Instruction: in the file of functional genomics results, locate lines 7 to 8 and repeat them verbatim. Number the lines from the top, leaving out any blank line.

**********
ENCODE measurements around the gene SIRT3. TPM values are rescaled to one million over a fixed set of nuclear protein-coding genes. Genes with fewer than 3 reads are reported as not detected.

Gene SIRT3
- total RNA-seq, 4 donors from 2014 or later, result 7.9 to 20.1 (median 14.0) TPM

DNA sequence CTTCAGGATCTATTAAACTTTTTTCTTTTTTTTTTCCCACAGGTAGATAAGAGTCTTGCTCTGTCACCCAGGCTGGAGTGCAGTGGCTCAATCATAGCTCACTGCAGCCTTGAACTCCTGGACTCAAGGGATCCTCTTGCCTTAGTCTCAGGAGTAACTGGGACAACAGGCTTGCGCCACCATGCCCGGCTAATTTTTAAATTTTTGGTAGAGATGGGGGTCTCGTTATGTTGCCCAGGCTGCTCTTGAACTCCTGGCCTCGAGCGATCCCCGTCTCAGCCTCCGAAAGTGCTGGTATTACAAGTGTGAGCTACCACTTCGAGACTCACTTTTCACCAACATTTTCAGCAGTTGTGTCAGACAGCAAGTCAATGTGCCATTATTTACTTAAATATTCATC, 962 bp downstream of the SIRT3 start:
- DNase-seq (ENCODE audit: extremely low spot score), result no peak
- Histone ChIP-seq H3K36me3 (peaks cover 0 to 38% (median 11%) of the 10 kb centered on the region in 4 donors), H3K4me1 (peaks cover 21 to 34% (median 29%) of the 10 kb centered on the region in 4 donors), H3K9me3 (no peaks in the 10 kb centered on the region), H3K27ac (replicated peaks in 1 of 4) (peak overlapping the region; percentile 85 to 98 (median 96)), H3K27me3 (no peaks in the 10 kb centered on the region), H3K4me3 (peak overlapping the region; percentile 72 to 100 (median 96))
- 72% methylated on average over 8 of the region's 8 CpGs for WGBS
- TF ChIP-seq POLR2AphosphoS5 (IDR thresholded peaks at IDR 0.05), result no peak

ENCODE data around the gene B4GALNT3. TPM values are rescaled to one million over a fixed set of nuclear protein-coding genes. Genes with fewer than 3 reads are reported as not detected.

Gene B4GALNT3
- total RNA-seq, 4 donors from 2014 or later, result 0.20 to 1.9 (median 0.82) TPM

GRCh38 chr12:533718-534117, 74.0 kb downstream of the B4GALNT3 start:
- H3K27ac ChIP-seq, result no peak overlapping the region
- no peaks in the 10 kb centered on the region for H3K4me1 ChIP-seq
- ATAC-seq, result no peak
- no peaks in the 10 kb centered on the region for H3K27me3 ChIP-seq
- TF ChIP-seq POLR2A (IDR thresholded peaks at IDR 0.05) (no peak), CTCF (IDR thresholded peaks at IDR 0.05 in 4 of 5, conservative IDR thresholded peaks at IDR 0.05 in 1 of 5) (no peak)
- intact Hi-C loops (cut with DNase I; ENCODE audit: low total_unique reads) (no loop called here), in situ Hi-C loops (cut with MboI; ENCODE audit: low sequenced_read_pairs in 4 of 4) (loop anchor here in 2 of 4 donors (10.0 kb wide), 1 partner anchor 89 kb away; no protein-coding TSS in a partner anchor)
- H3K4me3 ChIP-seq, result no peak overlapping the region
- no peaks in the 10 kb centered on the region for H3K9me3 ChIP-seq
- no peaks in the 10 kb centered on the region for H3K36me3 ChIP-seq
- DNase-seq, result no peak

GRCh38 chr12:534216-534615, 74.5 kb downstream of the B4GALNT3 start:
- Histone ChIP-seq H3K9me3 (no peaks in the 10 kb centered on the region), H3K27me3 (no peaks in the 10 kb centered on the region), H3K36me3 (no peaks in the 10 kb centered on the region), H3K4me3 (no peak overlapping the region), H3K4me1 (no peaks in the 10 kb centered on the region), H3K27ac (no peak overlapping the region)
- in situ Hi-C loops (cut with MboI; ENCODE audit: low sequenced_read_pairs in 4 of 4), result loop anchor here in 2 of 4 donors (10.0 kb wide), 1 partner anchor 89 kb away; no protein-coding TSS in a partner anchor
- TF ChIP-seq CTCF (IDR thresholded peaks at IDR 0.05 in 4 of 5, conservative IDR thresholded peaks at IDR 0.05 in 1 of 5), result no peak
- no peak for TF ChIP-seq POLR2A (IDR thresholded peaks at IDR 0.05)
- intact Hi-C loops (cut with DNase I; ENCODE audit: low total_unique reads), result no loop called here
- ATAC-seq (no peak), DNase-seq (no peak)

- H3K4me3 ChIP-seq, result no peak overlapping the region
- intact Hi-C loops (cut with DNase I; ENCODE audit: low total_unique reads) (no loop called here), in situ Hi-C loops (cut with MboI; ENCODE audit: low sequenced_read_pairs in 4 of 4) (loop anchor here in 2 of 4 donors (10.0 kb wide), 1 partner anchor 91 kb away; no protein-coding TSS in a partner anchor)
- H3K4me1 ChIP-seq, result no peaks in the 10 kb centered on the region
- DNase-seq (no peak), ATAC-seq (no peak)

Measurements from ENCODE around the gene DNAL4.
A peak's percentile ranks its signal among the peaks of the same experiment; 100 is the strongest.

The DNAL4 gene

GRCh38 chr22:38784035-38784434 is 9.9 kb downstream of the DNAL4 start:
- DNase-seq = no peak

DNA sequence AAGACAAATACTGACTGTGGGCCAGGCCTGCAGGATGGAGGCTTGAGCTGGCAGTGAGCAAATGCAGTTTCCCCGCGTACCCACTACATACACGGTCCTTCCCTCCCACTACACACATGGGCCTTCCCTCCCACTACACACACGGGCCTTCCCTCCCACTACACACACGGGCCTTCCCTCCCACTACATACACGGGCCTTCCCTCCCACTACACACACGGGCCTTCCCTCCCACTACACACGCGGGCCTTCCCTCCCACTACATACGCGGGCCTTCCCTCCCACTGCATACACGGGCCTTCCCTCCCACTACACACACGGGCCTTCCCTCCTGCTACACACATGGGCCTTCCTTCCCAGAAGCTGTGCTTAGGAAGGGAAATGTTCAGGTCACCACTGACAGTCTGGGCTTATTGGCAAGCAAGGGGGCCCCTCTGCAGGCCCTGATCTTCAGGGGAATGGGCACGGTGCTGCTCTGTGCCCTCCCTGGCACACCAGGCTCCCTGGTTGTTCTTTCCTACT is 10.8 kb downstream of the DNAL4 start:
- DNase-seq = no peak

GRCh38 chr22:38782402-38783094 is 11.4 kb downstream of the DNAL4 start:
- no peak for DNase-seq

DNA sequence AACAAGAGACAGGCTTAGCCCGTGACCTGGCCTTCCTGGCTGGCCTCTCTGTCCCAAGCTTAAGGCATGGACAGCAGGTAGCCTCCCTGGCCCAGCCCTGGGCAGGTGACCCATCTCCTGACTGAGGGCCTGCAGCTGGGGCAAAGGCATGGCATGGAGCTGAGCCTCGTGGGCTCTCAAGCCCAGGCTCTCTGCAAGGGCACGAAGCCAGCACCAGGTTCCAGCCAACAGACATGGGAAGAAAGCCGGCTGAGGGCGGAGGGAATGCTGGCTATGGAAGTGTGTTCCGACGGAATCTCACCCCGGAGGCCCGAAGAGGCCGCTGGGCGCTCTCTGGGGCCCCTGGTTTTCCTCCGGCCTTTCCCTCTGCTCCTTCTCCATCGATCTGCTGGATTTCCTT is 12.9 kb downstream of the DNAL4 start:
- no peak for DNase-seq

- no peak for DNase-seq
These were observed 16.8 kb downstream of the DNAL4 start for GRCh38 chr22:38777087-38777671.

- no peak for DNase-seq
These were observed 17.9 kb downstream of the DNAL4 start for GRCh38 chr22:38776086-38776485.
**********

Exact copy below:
- 72% methylated on average over 8 of the region's 8 CpGs for WGBS
- TF ChIP-seq POLR2AphosphoS5 (IDR thresholded peaks at IDR 0.05), result no peak